Nature

A woman let an octopus bite her face, so let’s talk about octopus beaks

The human species has done some incredibly smart things. We’ve revealed gravitational waves. We’ve discovered and confirmed 118 chemical elements. We have a whole spacecraft taking beautiful photos of Jupiter.

But humans can also be stupid. Especially when it comes to the way we treat living, breathing, animals.

And so, as many news organisations have been reporting, we come to the story of a fishing enthusiast in Washington state who found an octopus and – yes, you know what’s coming – put it on her face.

The woman was at a local fishing derby where she saw that a fellow fisher had caught a small octopus, which could be a young giant Pacific octopus (Enteroctopus dofleini), or a Pacific red octopus (Octopus rubescens).

She was apparently going to eat it for dinner, but before that, decided it was a great time for a photo opportunity and – we’re saying this again – placed the octopus on her face.

Octopuses (no, not octopi) might look squishy, and they mostly are, but the eight-armed animals also have a secret weapon in the middle of all those tentacles – a scissor-like beak.  

The beak sits inside a section called the buccal mass, which is the first part of their simple digestive system, and is surrounded by the muscly arm appendages.

Made out of hard chitin (same as the stuff in crab exoskeletons, for example), this octopus beak actually looks a lot like a parrot’s, as you can see in this picture of a giant squid’s beak below.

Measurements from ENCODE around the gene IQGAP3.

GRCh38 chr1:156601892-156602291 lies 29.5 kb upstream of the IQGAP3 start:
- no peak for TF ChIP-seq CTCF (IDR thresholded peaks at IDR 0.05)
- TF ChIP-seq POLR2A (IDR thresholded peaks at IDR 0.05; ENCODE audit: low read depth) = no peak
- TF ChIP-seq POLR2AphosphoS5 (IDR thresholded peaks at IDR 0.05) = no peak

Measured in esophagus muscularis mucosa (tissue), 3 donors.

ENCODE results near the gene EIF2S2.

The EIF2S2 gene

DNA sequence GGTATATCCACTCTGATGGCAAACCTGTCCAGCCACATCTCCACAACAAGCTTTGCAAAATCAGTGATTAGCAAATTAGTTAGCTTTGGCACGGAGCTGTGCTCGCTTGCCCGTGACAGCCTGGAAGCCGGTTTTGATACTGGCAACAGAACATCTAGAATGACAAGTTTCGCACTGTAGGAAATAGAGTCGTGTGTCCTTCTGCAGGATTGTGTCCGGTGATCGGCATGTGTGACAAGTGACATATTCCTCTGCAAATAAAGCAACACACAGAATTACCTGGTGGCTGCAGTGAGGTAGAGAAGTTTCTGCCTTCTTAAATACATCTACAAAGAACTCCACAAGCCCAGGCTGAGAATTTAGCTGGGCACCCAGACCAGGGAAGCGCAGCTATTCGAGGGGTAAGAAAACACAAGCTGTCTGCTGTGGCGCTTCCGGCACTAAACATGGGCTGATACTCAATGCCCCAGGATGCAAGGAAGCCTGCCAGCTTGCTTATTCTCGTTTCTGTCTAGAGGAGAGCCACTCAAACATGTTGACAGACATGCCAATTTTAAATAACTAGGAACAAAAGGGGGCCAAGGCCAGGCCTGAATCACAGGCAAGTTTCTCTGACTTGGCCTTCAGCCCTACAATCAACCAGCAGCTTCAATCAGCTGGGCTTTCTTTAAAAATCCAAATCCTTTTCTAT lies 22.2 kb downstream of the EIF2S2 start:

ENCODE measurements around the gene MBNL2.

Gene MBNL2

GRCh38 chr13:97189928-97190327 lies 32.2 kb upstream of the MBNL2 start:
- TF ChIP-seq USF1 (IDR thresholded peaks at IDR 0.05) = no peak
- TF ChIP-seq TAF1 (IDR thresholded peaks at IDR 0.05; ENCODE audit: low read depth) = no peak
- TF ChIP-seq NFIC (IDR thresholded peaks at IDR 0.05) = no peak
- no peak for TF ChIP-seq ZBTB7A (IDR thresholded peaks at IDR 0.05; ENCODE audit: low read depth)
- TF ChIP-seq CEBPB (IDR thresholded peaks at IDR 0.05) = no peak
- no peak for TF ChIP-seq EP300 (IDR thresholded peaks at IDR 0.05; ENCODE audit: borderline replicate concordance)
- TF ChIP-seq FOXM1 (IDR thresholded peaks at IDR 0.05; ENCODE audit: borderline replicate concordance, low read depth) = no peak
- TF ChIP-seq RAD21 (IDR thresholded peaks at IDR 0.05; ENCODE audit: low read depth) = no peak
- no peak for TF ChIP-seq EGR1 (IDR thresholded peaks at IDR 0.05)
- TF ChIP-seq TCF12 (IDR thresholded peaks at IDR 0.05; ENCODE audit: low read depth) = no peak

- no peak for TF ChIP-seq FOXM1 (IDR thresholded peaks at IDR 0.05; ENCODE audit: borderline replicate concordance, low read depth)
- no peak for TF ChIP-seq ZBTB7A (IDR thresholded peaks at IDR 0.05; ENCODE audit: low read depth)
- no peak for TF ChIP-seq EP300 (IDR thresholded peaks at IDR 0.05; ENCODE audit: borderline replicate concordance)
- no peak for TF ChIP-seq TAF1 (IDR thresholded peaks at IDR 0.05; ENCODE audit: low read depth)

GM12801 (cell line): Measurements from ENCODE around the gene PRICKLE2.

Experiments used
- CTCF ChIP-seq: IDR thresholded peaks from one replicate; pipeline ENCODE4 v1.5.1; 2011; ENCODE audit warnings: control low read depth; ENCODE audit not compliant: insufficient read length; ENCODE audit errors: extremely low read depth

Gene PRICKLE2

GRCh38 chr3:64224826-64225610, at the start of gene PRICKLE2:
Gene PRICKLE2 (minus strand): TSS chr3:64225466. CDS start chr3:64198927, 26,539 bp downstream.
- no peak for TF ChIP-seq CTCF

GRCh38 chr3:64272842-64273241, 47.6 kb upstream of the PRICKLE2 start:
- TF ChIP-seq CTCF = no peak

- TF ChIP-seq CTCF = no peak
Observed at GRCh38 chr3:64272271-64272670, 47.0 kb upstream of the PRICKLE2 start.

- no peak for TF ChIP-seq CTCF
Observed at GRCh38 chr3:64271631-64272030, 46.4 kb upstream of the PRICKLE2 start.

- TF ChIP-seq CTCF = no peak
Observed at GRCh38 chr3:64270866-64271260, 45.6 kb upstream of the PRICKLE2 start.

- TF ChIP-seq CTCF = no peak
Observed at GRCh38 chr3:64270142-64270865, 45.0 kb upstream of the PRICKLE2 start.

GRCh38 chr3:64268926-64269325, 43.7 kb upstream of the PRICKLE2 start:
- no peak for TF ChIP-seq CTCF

Extracted giant squid beak(Smithsonian Institution/Wikimedia)The beak and muscles combined can give a good chomp if the octopus needs to. These cephalopods eat anything from fish to crabs, so their beaks can handle some pretty tough crunching.

We’re sure you can see where this is going. The octopus, probably unimpressed about being on someone’s face, dished out a couple of painful bites and injected some venom into the wound. The woman’s face reportedly bled for at least 30 minutes.

Although you might only know about blue ringed octopus genus (Hapalochlaena) being venomous, all octopus actually have venom, even though most are not lethal to humans.

There aren’t many accounts of humans being hurt by octopuses – they tend to avoid humans, and many attacks haven’t been verified.  

That being said, humans are pretty good at trying to provoke octopuses. Back in the 1950s and 60s, a popular sport to play was called ‘octopus wrestling’, where a diver would grapple an octopus and try to drag it to the surface. The team that caught the largest animal won.  

Thankfully, that particular sport went out of style in the late 60s, but it seems that we still haven’t quite learned our lesson.

The woman in this story ended up in the hospital a few days after the bites, when she realised she couldn’t swallow properly and her face had swollen up. After being given antibiotics she’s mostly back to normal, however doctors told her the swelling may come and go for months.

This is as good a time as any to remind people to leave all wild animals alone where you found them.

“I’m just here to tell people that just because something looks delicate and precious or it can’t hurt you, know what you’re touching before you actually do something like I did,” the woman warned everyone on Seattle’s KING 5 News.

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